My aids are primarily mobility aids, and at times of distressing sensory overload, sense buffers such as noise reducing headphones (can't recommend enough), earplugs and shades.

I had some utterly fabulous shades, very Audrey Hepburn, which were both cool and cunningly disguised as a disability aid for my light sensitive eyes. Get it? Shades...cunningly disguised. Never mind. Anyway, they are lost. So I need some more, and quick, given all the lovely weather we've been having.

The shades are the only item that for my disability needs are instantly 'cool'.
But should this matter? Should we accessorise our aids? Should they be cunningly disguised, whether it be sticking stickers on a hearing aid or festooning a perching stool with ribbons. Oh, go on then, here he is again...

Personally, I see it as ownership. A customised aid becomes your own aid, in your own style. I will see what suggests itself when my grabby stick arrives. The one I'm considering has not only jaws, but also a nifty suction cup. The possibilities are endless. A dinosaur head or shark head, or maybe some weird alien being with jaws and a sucky thing.
Of course, such customising may make the grabby stick utterly useless so it will be very much a case of trying out different ideas. Or maybe I'll like my grabby stick just as it is. Can't quite imagine I will though somehow. When did you last see a grabby stick designed with the words of William Morris in mind?

Just not sure I'll be sticking 'Go Faster' stripes on my mobility scooter, as a friend suggested. Was this to make the whole thing more bearable for me, my son or for the friend? There's customisation, then there's attempts at humour that don't quite seem, well, funny really. Well, not to me anyway, at this moment in time.
Plus my son is fine with it. Better in fact, than I am. He said a while back, "Mum if you need something to save energy and get around quicker, just get one."

Thursday, 12 April 2007

I am happy

I am happy. This is a delightful feeling, having been almost completely absent for, oooh, a long time. Sometimes it hits euphoric, other times it settles into contentment, which is the lasting feeling I am aiming for. But happy is good.
Don't get me wrong, I am also sad and tearful, having left my partner of ten years. And the exhaustion is quite incredible.
A friend likened it to escaping from a hostage situation, and she says such euphoria, sadness and exhaustion are quite understandable. I was certainly emotionally imprisoned, neglected and, towards the end, abused.
But I think we were both hostages, with my illness representing the captor. And it really screwed us up, seeing the illness like that, and in the end led to a very bleak existence. It was definitely time to get out.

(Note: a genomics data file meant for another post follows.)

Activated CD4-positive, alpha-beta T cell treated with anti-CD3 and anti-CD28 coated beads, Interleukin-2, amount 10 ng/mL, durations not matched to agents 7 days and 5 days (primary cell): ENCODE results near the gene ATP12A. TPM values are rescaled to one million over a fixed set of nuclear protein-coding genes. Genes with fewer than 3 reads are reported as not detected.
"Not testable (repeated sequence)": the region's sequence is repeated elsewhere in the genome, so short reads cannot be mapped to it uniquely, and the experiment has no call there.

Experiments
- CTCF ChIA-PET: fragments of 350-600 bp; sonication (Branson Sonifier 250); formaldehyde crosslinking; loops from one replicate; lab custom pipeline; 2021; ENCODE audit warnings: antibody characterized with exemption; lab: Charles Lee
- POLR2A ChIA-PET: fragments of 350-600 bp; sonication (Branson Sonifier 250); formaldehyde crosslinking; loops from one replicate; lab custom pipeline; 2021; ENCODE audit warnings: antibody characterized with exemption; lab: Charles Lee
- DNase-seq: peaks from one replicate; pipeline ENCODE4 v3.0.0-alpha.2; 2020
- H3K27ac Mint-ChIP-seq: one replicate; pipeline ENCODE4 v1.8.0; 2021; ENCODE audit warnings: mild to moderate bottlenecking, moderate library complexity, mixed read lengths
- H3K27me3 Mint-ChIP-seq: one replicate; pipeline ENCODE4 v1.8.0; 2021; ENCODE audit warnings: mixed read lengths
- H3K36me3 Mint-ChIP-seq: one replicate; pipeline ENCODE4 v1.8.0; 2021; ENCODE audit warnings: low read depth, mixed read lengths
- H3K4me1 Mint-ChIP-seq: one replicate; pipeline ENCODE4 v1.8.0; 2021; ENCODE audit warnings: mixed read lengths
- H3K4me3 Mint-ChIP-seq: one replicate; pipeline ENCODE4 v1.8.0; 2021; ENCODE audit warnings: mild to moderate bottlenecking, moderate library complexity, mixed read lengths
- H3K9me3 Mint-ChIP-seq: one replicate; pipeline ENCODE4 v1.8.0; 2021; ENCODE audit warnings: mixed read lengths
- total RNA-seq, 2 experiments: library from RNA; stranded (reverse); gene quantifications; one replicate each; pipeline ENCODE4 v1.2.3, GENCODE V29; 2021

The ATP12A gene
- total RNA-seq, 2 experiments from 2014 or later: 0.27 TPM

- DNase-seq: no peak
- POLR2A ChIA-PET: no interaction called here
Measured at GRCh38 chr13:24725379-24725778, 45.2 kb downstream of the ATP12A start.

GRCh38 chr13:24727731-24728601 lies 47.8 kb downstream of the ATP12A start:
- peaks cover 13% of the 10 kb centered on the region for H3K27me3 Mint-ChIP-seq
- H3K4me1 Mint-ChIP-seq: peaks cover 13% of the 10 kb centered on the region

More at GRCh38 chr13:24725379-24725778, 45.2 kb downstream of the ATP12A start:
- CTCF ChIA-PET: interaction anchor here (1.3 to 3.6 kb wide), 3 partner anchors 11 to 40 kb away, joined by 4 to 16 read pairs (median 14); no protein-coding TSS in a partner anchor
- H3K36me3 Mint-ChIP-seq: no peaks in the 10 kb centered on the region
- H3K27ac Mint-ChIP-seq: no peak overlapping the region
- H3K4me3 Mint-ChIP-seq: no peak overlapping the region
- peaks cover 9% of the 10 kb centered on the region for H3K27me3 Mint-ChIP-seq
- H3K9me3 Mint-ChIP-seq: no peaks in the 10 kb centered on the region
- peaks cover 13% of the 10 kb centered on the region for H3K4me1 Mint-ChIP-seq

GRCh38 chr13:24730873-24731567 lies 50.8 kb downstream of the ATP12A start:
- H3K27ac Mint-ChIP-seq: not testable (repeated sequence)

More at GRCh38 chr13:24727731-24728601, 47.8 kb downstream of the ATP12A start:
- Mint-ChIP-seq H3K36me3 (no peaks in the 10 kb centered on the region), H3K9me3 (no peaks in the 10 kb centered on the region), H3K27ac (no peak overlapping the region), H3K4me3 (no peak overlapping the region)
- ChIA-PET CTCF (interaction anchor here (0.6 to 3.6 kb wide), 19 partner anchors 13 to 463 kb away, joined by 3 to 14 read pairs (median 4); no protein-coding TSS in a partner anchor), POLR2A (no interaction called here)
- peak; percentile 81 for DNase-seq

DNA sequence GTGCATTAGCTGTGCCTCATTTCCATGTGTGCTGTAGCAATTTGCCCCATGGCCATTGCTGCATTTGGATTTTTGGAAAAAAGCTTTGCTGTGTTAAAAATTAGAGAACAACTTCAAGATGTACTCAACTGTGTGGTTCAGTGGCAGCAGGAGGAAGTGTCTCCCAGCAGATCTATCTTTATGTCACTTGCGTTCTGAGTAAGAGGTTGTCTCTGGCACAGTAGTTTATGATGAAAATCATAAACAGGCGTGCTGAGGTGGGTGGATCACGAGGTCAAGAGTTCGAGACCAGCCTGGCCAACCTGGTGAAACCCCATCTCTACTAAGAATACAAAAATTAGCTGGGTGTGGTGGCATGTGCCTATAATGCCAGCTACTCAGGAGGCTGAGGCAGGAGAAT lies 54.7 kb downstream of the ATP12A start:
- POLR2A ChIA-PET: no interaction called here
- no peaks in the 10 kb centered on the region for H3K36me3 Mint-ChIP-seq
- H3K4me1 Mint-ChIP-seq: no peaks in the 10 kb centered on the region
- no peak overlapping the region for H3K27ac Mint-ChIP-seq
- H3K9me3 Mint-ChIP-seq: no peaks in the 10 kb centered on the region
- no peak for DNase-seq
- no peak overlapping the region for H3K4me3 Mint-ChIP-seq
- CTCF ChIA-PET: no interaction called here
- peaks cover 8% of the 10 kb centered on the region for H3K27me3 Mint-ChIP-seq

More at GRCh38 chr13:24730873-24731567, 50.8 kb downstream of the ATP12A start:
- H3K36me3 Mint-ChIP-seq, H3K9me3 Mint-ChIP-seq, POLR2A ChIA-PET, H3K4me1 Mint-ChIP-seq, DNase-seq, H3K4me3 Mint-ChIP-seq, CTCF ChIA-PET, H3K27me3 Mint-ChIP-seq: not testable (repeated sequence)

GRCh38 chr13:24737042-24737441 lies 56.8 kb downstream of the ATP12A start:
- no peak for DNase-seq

Actually I wasn't a hostage, because I released myself, and in doing so released both of us and I don't feel like a hostage now that I am out of that situation. Because I am further along the road of acceptance. I am ill. I am going to be ill for a long time. I can't do many things I would like to be able to do. He found that hard to accept.
I don't have any bad feeling towards my ex. I understand why he became depressed, and why that depression turned into hatred and anger. And I in turn could be hateful and angry too. Because I wasn't being loved. I was being resented and hated.
It had to stop. When you remove all the twisted behaviour on both sides, it still isn't my fault that I am ill. I'm not abdicating responsibility for coping with being ill, but to hate someone for it...? He tried to cope, we both tried, but we couldn't adapt as a couple, so separating makes total sense.
And yes, all my divorced or separated friends are right. I wish I'd done it months ago, if not years.
But so much has gone RIGHT with this move that the sadness and exhaustion are bearable.
Things that have gone right:
  • My son's favourite Razorlight song was playing from a house on our new street when we walked up to our new front door. Then he found a penny and we saw a black cat. Superstitious, moi?
  • My son loves this place. He is, in fact, a different child. It's as if a weight has been lifted from his shoulders. Loads of his friends live nearby and people are being very kind and helpful all round. I believe in asking for help when it's necessary.
  • The sun has shone almost constantly since I moved.
  • We got to keep Ralph, our now officially adopted cat. And there's a really lovely story to this.
Ralph visited us at the old place for a long time. He is beautiful. We didn't feed him, being respectable sorts who are against catnapping, but in the end his (four) owners gave in as he steadfastly refused to eat back at theirs, then stopped going altogether.